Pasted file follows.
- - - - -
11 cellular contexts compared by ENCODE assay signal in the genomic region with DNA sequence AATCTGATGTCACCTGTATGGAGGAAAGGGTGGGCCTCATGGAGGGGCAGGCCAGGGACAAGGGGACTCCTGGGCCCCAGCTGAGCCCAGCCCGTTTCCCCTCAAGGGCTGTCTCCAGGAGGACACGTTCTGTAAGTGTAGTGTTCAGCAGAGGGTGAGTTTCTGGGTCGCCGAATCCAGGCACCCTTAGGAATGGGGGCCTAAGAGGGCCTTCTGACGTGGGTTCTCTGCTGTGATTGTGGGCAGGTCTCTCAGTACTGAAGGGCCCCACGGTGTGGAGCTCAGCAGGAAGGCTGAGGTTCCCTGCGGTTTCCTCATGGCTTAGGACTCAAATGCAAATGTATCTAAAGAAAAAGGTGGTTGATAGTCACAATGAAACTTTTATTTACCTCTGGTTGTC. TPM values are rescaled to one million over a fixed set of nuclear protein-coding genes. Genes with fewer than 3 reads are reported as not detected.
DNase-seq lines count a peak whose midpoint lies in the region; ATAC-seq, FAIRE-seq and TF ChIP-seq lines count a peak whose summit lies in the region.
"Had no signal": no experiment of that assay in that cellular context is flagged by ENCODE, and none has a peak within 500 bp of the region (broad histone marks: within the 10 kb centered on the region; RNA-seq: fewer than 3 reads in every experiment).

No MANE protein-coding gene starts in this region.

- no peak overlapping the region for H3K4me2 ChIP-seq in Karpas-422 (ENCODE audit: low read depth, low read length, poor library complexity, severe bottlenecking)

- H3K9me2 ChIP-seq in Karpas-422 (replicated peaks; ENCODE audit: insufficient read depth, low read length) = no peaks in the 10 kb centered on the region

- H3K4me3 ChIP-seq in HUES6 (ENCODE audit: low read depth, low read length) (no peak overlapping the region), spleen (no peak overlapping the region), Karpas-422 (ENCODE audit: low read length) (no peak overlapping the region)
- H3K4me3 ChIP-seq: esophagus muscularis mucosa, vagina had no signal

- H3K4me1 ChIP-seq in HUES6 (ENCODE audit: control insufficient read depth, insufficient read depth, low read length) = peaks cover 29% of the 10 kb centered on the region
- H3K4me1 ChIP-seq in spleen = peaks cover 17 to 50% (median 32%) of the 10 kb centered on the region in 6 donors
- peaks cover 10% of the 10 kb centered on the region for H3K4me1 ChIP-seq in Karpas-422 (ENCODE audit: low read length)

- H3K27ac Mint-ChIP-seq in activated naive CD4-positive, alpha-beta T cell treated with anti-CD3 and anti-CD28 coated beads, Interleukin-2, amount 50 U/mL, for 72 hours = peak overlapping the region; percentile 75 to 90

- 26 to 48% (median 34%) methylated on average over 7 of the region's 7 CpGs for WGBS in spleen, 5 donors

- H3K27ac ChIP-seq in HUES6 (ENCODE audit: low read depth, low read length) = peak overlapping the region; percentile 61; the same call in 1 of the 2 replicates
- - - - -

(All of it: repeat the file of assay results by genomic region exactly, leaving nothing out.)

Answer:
11 cellular contexts compared by ENCODE assay signal in the genomic region with DNA sequence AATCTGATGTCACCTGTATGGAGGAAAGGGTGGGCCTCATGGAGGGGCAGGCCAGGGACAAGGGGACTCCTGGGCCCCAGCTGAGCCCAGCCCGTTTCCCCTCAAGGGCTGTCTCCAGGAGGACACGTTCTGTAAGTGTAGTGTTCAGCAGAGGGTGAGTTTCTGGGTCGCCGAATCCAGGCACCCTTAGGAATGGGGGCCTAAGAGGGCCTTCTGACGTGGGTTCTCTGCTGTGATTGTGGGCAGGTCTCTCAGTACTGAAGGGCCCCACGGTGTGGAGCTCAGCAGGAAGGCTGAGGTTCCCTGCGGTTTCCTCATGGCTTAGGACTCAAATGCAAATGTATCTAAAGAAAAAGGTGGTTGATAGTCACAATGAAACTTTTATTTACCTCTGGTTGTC. TPM values are rescaled to one million over a fixed set of nuclear protein-coding genes. Genes with fewer than 3 reads are reported as not detected.
DNase-seq lines count a peak whose midpoint lies in the region; ATAC-seq, FAIRE-seq and TF ChIP-seq lines count a peak whose summit lies in the region.
"Had no signal": no experiment of that assay in that cellular context is flagged by ENCODE, and none has a peak within 500 bp of the region (broad histone marks: within the 10 kb centered on the region; RNA-seq: fewer than 3 reads in every experiment).

No MANE protein-coding gene starts in this region.

- no peak overlapping the region for H3K4me2 ChIP-seq in Karpas-422 (ENCODE audit: low read depth, low read length, poor library complexity, severe bottlenecking)

- H3K9me2 ChIP-seq in Karpas-422 (replicated peaks; ENCODE audit: insufficient read depth, low read length) = no peaks in the 10 kb centered on the region

- H3K4me3 ChIP-seq in HUES6 (ENCODE audit: low read depth, low read length) (no peak overlapping the region), spleen (no peak overlapping the region), Karpas-422 (ENCODE audit: low read length) (no peak overlapping the region)
- H3K4me3 ChIP-seq: esophagus muscularis mucosa, vagina had no signal

- H3K4me1 ChIP-seq in HUES6 (ENCODE audit: control insufficient read depth, insufficient read depth, low read length) = peaks cover 29% of the 10 kb centered on the region
- H3K4me1 ChIP-seq in spleen = peaks cover 17 to 50% (median 32%) of the 10 kb centered on the region in 6 donors
- peaks cover 10% of the 10 kb centered on the region for H3K4me1 ChIP-seq in Karpas-422 (ENCODE audit: low read length)

- H3K27ac Mint-ChIP-seq in activated naive CD4-positive, alpha-beta T cell treated with anti-CD3 and anti-CD28 coated beads, Interleukin-2, amount 50 U/mL, for 72 hours = peak overlapping the region; percentile 75 to 90

- 26 to 48% (median 34%) methylated on average over 7 of the region's 7 CpGs for WGBS in spleen, 5 donors

- H3K27ac ChIP-seq in HUES6 (ENCODE audit: low read depth, low read length) = peak overlapping the region; percentile 61; the same call in 1 of the 2 replicates